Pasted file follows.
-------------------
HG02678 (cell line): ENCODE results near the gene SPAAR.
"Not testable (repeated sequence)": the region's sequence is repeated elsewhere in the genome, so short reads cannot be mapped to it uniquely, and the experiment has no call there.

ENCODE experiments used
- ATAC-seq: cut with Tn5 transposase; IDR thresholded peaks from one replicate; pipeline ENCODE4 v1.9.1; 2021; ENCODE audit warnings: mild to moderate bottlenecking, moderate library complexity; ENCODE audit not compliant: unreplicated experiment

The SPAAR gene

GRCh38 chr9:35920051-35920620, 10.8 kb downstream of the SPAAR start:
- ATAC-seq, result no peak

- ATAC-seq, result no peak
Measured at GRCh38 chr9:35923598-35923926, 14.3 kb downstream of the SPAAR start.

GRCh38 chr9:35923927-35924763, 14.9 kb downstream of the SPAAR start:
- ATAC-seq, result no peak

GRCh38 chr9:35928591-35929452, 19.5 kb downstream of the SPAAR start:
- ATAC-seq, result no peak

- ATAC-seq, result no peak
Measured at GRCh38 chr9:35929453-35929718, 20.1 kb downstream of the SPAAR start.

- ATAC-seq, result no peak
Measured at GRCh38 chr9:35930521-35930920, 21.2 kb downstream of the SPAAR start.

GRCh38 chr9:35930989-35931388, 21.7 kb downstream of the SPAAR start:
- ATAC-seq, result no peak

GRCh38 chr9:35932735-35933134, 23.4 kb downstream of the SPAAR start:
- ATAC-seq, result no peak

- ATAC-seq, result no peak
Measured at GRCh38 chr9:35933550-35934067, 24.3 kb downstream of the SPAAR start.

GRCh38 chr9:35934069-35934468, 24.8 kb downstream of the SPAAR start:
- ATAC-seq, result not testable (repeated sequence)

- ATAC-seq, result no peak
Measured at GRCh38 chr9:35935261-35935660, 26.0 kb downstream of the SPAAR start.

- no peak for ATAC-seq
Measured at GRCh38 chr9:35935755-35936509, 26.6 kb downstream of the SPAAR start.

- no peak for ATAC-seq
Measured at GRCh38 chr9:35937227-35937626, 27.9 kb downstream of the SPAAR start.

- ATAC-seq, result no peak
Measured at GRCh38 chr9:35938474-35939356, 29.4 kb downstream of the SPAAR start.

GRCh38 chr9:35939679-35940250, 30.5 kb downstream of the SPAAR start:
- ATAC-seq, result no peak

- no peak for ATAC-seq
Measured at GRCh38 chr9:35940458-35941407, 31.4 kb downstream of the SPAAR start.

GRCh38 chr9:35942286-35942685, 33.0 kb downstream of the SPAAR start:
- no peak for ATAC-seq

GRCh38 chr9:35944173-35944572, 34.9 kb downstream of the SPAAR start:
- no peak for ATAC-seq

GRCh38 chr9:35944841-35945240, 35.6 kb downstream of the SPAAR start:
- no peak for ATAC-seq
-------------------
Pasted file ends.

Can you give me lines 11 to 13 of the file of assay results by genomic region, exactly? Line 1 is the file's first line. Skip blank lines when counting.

- ATAC-seq, result no peak

GRCh38 chr9:35928591-35929452, 19.5 kb downstream of the SPAAR start:
- ATAC-seq, result no peak